Congress enacted the ESA in 1973 based on a finding that many of the species threatened with extinction are of "esthetic, ecological, educational, historical, recreational, and scientific value to the Nation and its people." 16 U.S.C. § 1531(a)(3). To protect these species, the ESA provides for the listing of "endangered" and "threatened" species. Id. § 1533. Once a species is listed, specific substantive and procedural protections are accorded to that species and its habitat. Id. § 1536(a)(2).

Plaintiff challenges the application of § 9 of the ESA. Section 9(a)(1) forbids any person to "take any [endangered or threatened] species within the United States or the territorial sea of the United States." 16 U.S.C. § 1538(a)(1)(B). Under the statute, "take" means to "harass, harm, pursue, hunt, shoot, wound, kill, trap, capture, or collect, or to attempt to engage in any such conduct." 16 U.S.C. § 1532(19). The ESA provides for civil and criminal penalties, including imprisonment, for violations of § 9(a)(1). Plaintiff also disputes the application of § 7(a)(2), which prohibits federal agencies from taking any action that is likely to "jeopardize the continued existence of any endangered or threatened species or result in the destruction or adverse modification of habitat of such species which is determined by the Secretary . . . to be critical." 16 U.S.C. § 1536(a)(2). To achieve this objective, the ESA requires the agency to consult with the relevant federal wildlife agency whenever a federal action may affect an endangered or threatened species. E.g., 50 C.F.R. § 402.14(a). If the action is likely to jeopardize the continued existence of the species or adversely modify its habitat, the wildlife agency will offer a "reasonable and prudent alternative" to the action. E.g., 50 C.F.R. § 402.02.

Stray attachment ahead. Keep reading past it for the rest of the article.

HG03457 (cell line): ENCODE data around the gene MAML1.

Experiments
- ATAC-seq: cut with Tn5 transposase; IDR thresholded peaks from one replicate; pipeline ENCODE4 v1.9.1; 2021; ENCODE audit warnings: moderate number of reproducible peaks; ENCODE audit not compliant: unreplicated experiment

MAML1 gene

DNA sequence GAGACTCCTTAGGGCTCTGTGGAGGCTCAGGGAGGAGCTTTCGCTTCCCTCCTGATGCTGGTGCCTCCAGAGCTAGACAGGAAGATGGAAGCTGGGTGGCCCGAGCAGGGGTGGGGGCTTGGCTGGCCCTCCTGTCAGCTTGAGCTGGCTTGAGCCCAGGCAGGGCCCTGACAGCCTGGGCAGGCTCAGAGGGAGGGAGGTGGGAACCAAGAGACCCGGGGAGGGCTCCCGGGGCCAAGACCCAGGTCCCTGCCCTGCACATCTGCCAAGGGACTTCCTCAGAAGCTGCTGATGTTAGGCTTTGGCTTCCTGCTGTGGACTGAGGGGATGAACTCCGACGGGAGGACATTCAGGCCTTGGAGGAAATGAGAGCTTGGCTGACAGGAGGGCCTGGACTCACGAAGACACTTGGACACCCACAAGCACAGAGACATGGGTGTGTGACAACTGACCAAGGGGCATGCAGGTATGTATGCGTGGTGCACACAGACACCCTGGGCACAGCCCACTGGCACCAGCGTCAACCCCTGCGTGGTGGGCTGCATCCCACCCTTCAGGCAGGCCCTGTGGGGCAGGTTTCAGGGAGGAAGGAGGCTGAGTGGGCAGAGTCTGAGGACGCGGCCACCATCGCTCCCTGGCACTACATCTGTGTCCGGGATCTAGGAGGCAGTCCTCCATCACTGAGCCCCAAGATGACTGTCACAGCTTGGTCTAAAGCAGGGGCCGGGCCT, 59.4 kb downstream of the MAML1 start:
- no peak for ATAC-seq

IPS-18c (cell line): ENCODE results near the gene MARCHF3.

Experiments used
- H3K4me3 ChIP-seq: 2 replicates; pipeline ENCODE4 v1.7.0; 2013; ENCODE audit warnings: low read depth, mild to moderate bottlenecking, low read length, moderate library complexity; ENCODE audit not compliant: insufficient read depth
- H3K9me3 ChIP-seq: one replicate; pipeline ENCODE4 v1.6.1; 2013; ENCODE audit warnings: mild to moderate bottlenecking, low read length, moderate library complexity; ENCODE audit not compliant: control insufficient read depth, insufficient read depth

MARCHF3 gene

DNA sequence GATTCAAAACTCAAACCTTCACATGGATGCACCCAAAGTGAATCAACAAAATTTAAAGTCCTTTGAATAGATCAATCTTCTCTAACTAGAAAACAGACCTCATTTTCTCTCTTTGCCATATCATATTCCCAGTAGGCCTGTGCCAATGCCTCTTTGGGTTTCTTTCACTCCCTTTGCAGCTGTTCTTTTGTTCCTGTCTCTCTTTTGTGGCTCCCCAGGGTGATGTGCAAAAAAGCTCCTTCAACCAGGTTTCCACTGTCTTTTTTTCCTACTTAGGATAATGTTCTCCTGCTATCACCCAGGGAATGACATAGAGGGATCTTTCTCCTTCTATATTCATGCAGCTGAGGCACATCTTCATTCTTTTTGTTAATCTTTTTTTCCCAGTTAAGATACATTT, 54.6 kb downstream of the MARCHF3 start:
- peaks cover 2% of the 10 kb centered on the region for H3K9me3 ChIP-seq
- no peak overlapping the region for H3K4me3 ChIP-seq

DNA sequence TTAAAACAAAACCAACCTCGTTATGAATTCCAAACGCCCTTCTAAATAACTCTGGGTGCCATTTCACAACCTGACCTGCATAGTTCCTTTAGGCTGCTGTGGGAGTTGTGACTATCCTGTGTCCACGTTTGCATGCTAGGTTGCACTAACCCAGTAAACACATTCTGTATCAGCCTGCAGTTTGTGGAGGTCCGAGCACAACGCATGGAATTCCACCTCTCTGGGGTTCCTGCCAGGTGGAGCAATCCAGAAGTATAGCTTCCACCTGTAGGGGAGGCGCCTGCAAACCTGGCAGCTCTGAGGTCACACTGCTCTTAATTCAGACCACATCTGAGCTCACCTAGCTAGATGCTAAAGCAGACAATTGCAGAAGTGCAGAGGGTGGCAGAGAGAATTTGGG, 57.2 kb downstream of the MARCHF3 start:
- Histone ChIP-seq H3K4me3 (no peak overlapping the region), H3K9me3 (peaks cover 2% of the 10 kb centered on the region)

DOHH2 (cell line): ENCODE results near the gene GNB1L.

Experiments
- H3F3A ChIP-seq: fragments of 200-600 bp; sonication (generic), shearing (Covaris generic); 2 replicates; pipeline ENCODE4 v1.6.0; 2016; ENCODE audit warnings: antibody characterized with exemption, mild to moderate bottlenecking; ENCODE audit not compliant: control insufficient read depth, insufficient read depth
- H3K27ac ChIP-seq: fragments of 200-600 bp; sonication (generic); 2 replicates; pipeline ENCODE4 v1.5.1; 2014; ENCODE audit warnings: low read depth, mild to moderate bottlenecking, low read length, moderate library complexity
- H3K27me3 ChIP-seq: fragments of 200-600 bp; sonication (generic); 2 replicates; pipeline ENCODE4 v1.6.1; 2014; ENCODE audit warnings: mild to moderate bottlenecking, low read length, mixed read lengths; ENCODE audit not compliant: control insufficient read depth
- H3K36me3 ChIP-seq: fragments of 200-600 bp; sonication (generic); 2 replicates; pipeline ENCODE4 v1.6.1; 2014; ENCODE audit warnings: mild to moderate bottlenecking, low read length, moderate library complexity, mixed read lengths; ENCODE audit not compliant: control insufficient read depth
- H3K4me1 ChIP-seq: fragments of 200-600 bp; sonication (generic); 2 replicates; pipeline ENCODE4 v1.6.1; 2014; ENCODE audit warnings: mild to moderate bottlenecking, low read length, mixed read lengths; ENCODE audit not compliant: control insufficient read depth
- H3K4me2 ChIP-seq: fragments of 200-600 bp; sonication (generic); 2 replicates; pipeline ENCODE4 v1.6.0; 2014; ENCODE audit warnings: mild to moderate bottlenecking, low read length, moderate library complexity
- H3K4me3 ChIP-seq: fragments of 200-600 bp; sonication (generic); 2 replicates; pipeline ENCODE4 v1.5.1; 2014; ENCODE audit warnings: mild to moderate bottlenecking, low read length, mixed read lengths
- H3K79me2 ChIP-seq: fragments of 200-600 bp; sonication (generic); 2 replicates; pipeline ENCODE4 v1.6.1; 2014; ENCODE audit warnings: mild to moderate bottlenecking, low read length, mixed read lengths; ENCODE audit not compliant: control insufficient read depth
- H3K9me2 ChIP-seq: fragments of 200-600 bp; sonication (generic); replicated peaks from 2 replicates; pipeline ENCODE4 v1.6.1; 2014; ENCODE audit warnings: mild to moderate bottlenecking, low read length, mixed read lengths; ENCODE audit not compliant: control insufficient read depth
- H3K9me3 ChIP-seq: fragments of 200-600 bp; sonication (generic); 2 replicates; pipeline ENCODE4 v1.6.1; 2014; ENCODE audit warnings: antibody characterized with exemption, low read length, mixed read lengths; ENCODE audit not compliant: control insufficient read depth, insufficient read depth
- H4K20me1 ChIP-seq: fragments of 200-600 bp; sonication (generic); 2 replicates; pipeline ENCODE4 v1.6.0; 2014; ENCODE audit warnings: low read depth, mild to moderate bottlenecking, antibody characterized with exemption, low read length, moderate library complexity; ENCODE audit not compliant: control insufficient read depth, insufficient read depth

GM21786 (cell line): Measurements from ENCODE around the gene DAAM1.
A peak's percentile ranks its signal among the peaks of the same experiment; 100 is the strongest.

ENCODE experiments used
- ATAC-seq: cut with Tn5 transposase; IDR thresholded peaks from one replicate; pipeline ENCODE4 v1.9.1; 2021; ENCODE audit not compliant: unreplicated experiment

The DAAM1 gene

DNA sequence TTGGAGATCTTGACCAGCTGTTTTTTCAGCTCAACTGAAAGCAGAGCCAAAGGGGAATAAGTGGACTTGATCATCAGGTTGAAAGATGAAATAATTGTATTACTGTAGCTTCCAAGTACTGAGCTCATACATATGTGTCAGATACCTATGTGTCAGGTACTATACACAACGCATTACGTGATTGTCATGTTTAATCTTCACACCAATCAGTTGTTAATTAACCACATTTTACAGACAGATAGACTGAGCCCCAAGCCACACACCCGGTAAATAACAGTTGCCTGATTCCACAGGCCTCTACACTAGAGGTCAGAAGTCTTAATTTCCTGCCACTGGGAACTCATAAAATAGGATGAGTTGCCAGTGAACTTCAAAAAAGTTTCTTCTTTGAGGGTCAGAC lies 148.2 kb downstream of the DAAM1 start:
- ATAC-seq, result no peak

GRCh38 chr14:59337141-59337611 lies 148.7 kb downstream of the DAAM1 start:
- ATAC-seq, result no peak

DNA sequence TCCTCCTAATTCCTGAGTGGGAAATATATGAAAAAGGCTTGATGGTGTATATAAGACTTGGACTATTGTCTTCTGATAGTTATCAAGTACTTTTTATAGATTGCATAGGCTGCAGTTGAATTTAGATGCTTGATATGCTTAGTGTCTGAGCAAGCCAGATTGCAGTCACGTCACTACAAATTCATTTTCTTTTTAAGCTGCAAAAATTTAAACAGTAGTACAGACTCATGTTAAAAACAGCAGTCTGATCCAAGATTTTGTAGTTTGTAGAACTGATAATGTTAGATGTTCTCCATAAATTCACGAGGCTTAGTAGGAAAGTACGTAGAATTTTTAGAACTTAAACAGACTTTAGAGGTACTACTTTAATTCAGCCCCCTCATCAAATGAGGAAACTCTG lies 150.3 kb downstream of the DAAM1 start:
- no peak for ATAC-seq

II. Factual Background

Plaintiff Rancho Viejo is a California real estate development company that seeks to construct 280 homes on property that it owns in northern San Diego County. Plaintiff plans to use 52 acres of its 202-acre property as a site for the homes. Rancho Viejo intends to designate an additional 77 acres and portions of the adjacent Keys Creek as a borrow area, proposing to excavate approximately six feet of soil off the surface and transport it to the 52-acre housing site.

On May 21, 1999, plaintiff applied for a permit under § 404 of the Clean Water Act, 33 U.S.C. § 1344, from the U.S. Army Corps of Engineers (the "Corps") for authorization to conduct work. Pursuant to § 7 of the ESA, the Corps requested a formal consultation with the U.S. Fish and Wildlife Service (the "Service"), because the Corps determined that the plaintiff's project might affect the arroyo toad, having confirmed the presence of arroyo toads by surveys in the Keys Creek area, on and adjacent to the Rancho Viejo project site.